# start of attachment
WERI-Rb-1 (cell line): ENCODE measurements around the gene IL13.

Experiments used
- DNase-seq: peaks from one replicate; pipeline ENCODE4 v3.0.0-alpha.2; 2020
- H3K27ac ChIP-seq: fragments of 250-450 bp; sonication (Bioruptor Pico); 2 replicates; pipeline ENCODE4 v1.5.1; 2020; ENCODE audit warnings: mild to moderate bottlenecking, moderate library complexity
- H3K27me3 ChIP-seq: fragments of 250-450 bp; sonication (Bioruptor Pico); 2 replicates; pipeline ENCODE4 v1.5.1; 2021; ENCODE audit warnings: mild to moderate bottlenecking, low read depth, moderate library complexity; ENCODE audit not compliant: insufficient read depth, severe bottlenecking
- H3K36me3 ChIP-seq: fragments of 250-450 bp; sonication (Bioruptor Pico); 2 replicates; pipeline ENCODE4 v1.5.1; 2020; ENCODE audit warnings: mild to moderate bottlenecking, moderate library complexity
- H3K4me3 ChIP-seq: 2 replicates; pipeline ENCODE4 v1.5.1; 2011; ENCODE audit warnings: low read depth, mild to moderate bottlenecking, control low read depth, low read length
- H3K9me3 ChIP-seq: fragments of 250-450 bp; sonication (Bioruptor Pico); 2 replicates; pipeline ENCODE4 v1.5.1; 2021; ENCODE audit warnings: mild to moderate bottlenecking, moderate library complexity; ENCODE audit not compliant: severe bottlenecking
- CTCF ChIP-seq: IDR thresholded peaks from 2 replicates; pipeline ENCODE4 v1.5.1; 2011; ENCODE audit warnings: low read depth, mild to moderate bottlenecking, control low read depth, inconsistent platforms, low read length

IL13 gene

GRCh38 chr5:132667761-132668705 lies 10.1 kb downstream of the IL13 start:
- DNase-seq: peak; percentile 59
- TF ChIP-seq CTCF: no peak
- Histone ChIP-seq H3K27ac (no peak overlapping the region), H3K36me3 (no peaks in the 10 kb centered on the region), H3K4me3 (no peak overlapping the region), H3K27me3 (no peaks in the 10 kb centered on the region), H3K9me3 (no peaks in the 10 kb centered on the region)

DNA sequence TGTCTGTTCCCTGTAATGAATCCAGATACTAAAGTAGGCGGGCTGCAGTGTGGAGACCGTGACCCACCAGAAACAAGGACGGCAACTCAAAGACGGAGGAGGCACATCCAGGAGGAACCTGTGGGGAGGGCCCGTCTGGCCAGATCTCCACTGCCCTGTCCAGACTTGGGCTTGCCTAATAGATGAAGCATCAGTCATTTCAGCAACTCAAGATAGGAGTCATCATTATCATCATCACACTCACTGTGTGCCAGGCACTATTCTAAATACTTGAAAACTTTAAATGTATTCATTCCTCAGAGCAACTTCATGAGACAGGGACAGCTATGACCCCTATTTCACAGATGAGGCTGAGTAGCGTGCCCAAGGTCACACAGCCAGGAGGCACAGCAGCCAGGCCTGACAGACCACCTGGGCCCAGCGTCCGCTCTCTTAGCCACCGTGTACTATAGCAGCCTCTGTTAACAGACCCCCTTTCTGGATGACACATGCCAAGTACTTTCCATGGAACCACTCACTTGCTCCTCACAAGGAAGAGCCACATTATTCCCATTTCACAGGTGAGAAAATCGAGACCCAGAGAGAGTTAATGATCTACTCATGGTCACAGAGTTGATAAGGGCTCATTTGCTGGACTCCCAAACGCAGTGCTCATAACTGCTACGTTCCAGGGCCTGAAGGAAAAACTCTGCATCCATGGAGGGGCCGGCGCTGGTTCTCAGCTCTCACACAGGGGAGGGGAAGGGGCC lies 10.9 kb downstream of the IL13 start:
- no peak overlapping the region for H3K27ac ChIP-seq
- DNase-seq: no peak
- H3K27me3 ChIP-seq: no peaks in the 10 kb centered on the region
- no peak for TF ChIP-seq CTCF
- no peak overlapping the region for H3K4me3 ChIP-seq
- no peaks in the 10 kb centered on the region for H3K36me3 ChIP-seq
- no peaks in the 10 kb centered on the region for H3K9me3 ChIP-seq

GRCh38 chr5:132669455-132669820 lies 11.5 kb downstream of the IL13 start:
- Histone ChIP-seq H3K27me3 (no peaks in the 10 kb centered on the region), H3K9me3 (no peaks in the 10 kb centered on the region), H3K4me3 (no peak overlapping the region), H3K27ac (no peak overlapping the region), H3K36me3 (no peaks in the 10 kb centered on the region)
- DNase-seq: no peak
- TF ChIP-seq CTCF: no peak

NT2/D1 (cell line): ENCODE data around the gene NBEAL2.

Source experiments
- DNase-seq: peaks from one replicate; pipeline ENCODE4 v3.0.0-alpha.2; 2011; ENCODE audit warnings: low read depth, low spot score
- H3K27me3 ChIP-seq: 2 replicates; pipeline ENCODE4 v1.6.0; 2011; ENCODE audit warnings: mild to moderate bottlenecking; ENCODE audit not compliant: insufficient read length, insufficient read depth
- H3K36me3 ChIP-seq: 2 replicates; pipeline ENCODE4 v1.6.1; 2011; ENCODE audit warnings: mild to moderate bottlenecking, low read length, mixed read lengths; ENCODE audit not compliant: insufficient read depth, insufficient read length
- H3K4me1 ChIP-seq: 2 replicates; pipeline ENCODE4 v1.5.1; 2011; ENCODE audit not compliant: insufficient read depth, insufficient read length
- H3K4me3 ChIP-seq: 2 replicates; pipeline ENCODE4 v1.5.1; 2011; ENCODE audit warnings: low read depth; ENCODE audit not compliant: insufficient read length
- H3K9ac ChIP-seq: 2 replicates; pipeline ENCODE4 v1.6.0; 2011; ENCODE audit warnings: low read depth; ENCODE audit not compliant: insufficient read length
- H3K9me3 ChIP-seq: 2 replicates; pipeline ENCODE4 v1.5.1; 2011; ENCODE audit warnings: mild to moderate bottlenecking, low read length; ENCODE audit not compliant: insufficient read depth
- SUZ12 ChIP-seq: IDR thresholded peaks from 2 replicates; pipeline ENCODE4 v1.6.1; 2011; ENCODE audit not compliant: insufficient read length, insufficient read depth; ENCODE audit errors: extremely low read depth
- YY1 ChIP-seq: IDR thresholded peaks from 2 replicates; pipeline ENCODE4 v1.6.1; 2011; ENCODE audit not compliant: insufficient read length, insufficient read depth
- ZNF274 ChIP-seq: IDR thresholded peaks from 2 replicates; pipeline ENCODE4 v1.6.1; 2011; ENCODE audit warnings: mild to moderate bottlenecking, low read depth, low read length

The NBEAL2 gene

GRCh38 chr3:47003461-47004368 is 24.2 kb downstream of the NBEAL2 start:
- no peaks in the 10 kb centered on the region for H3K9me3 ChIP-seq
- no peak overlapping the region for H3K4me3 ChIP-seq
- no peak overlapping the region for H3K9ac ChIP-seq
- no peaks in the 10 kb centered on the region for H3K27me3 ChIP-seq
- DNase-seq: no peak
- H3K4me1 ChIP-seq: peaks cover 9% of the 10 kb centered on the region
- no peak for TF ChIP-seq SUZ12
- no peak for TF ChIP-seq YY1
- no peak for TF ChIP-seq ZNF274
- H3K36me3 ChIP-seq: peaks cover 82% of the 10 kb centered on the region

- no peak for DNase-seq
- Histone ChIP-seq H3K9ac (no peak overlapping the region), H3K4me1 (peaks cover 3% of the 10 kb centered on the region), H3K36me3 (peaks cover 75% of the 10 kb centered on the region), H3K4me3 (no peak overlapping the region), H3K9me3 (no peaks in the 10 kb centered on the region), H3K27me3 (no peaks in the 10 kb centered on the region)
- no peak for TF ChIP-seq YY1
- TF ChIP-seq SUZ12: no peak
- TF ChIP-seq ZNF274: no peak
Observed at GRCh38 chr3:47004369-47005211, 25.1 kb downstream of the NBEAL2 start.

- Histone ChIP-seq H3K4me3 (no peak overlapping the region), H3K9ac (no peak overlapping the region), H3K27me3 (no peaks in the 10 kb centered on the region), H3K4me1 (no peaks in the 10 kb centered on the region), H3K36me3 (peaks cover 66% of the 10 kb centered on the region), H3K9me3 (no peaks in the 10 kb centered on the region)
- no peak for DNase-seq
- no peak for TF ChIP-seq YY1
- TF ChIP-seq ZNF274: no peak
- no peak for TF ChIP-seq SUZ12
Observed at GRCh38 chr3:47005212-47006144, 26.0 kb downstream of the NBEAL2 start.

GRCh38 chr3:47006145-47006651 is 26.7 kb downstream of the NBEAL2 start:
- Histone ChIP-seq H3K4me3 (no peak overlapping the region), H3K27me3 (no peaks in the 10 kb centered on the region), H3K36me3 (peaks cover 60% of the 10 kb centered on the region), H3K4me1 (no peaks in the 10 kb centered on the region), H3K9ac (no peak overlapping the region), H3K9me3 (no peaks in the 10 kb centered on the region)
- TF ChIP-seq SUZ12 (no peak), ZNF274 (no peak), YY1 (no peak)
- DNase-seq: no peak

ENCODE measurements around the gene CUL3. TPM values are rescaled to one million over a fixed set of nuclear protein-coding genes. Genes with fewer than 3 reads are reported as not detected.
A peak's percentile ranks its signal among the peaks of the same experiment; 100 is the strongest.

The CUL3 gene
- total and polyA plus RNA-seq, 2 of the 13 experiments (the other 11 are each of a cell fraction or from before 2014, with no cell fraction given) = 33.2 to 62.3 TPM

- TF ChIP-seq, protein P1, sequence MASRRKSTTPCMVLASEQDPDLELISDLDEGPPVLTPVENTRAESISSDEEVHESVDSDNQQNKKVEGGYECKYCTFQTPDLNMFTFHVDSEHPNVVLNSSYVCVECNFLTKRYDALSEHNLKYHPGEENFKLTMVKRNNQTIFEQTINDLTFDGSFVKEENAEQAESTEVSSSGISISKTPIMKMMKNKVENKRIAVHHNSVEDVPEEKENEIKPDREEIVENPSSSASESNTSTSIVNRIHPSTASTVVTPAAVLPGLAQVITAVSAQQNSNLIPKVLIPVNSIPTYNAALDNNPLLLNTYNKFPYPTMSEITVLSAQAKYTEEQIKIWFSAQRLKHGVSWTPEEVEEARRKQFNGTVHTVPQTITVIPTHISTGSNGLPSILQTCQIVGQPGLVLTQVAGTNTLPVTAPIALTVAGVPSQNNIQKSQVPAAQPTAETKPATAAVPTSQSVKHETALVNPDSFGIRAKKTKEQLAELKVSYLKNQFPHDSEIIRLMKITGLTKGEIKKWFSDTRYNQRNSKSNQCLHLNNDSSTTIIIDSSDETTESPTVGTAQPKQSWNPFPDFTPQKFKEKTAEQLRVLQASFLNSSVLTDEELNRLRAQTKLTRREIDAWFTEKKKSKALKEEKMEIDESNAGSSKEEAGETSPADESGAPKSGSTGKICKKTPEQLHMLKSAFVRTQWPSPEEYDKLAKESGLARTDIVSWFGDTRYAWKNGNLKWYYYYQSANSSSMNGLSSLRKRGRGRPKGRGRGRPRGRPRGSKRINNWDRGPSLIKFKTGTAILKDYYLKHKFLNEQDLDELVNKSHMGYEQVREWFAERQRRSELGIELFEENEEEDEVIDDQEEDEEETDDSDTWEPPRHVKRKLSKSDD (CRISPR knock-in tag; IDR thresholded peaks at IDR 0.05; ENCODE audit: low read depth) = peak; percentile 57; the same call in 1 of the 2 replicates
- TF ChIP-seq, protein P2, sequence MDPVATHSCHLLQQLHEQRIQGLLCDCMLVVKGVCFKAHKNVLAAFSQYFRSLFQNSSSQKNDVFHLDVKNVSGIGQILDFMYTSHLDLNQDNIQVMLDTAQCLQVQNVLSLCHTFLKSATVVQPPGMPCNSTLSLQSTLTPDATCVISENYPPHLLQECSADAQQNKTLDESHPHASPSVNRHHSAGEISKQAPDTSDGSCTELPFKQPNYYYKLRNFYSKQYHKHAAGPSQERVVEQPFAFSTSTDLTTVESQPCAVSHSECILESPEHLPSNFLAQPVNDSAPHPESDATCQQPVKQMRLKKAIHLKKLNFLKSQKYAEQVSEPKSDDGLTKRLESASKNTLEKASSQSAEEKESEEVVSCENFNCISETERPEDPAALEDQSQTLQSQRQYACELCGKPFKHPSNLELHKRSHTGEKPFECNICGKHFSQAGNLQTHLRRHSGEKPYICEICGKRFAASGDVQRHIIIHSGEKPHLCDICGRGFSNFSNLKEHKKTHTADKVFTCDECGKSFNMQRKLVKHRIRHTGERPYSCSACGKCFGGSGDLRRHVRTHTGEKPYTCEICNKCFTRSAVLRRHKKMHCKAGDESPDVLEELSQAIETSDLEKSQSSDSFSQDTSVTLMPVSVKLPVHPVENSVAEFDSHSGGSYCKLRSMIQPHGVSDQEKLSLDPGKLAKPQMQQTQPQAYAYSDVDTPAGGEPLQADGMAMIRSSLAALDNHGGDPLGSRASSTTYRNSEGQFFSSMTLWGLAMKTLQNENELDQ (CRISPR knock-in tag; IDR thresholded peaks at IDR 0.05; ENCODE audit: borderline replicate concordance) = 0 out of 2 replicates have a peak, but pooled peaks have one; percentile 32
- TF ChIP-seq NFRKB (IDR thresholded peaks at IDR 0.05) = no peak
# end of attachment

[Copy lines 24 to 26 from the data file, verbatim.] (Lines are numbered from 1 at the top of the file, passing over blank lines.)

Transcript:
- Histone ChIP-seq H3K27me3 (no peaks in the 10 kb centered on the region), H3K9me3 (no peaks in the 10 kb centered on the region), H3K4me3 (no peak overlapping the region), H3K27ac (no peak overlapping the region), H3K36me3 (no peaks in the 10 kb centered on the region)
- DNase-seq: no peak
- TF ChIP-seq CTCF: no peak